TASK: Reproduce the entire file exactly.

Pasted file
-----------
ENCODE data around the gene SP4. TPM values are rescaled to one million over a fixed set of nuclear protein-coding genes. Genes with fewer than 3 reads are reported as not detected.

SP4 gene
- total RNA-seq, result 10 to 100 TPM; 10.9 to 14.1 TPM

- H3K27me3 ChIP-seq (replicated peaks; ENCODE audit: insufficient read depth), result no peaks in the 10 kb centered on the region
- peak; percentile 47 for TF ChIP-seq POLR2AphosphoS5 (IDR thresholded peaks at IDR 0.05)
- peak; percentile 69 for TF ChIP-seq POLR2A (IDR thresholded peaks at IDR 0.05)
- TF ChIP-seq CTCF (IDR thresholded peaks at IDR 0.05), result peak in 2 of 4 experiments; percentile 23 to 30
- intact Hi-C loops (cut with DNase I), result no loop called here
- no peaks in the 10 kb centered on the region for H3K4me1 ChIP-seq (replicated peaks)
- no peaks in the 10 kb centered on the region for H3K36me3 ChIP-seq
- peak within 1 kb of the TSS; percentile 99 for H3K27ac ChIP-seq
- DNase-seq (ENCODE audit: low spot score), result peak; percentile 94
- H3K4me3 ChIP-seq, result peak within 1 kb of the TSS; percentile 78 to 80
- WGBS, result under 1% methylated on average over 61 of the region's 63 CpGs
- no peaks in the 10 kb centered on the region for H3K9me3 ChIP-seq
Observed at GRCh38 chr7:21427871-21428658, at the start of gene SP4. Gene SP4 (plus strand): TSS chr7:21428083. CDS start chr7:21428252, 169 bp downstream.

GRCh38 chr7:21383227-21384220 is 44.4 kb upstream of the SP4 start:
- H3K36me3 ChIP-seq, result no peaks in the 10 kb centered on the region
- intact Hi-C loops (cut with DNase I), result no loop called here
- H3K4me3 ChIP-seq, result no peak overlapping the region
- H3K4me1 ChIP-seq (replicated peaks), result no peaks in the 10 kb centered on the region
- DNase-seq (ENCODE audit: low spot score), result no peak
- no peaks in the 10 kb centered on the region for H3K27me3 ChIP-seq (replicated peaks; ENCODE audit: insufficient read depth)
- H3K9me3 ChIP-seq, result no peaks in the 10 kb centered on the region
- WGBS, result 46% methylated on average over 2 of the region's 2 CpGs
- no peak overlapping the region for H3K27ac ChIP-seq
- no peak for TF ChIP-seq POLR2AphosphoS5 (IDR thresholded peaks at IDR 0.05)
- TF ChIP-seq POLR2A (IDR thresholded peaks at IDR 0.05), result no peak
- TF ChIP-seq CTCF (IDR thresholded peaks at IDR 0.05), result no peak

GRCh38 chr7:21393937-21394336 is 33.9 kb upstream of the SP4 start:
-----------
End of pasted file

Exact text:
ENCODE data around the gene SP4. TPM values are rescaled to one million over a fixed set of nuclear protein-coding genes. Genes with fewer than 3 reads are reported as not detected.

SP4 gene
- total RNA-seq, result 10 to 100 TPM; 10.9 to 14.1 TPM

- H3K27me3 ChIP-seq (replicated peaks; ENCODE audit: insufficient read depth), result no peaks in the 10 kb centered on the region
- peak; percentile 47 for TF ChIP-seq POLR2AphosphoS5 (IDR thresholded peaks at IDR 0.05)
- peak; percentile 69 for TF ChIP-seq POLR2A (IDR thresholded peaks at IDR 0.05)
- TF ChIP-seq CTCF (IDR thresholded peaks at IDR 0.05), result peak in 2 of 4 experiments; percentile 23 to 30
- intact Hi-C loops (cut with DNase I), result no loop called here
- no peaks in the 10 kb centered on the region for H3K4me1 ChIP-seq (replicated peaks)
- no peaks in the 10 kb centered on the region for H3K36me3 ChIP-seq
- peak within 1 kb of the TSS; percentile 99 for H3K27ac ChIP-seq
- DNase-seq (ENCODE audit: low spot score), result peak; percentile 94
- H3K4me3 ChIP-seq, result peak within 1 kb of the TSS; percentile 78 to 80
- WGBS, result under 1% methylated on average over 61 of the region's 63 CpGs
- no peaks in the 10 kb centered on the region for H3K9me3 ChIP-seq
Observed at GRCh38 chr7:21427871-21428658, at the start of gene SP4. Gene SP4 (plus strand): TSS chr7:21428083. CDS start chr7:21428252, 169 bp downstream.

GRCh38 chr7:21383227-21384220 is 44.4 kb upstream of the SP4 start:
- H3K36me3 ChIP-seq, result no peaks in the 10 kb centered on the region
- intact Hi-C loops (cut with DNase I), result no loop called here
- H3K4me3 ChIP-seq, result no peak overlapping the region
- H3K4me1 ChIP-seq (replicated peaks), result no peaks in the 10 kb centered on the region
- DNase-seq (ENCODE audit: low spot score), result no peak
- no peaks in the 10 kb centered on the region for H3K27me3 ChIP-seq (replicated peaks; ENCODE audit: insufficient read depth)
- H3K9me3 ChIP-seq, result no peaks in the 10 kb centered on the region
- WGBS, result 46% methylated on average over 2 of the region's 2 CpGs
- no peak overlapping the region for H3K27ac ChIP-seq
- no peak for TF ChIP-seq POLR2AphosphoS5 (IDR thresholded peaks at IDR 0.05)
- TF ChIP-seq POLR2A (IDR thresholded peaks at IDR 0.05), result no peak
- TF ChIP-seq CTCF (IDR thresholded peaks at IDR 0.05), result no peak

GRCh38 chr7:21393937-21394336 is 33.9 kb upstream of the SP4 start: